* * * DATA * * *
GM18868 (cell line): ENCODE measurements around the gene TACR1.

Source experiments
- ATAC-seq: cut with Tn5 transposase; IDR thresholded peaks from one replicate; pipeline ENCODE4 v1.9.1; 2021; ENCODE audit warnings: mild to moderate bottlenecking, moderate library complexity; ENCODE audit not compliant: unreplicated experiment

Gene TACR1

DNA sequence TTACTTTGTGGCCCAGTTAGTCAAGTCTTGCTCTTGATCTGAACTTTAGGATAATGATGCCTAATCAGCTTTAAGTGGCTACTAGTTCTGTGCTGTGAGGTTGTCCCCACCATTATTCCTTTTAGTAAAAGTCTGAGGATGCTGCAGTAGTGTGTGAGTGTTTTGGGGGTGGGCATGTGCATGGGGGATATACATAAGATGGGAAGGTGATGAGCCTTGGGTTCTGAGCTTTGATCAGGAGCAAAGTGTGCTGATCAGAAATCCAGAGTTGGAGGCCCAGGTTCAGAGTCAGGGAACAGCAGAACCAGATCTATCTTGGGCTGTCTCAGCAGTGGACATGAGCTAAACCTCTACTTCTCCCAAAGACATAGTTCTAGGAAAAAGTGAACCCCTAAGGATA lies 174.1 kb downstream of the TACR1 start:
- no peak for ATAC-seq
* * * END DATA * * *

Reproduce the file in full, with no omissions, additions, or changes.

GM18868 (cell line): ENCODE measurements around the gene TACR1.

Source experiments
- ATAC-seq: cut with Tn5 transposase; IDR thresholded peaks from one replicate; pipeline ENCODE4 v1.9.1; 2021; ENCODE audit warnings: mild to moderate bottlenecking, moderate library complexity; ENCODE audit not compliant: unreplicated experiment

Gene TACR1

DNA sequence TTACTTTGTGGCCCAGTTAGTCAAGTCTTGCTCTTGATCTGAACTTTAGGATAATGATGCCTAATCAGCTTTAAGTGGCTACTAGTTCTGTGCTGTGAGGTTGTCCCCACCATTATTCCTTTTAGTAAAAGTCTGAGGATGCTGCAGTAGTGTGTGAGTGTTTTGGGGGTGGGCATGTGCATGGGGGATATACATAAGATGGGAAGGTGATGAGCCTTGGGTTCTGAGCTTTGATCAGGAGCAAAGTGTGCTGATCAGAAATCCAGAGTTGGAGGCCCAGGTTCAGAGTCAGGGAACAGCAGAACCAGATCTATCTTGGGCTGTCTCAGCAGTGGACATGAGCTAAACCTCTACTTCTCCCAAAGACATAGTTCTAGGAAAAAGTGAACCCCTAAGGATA lies 174.1 kb downstream of the TACR1 start:
- no peak for ATAC-seq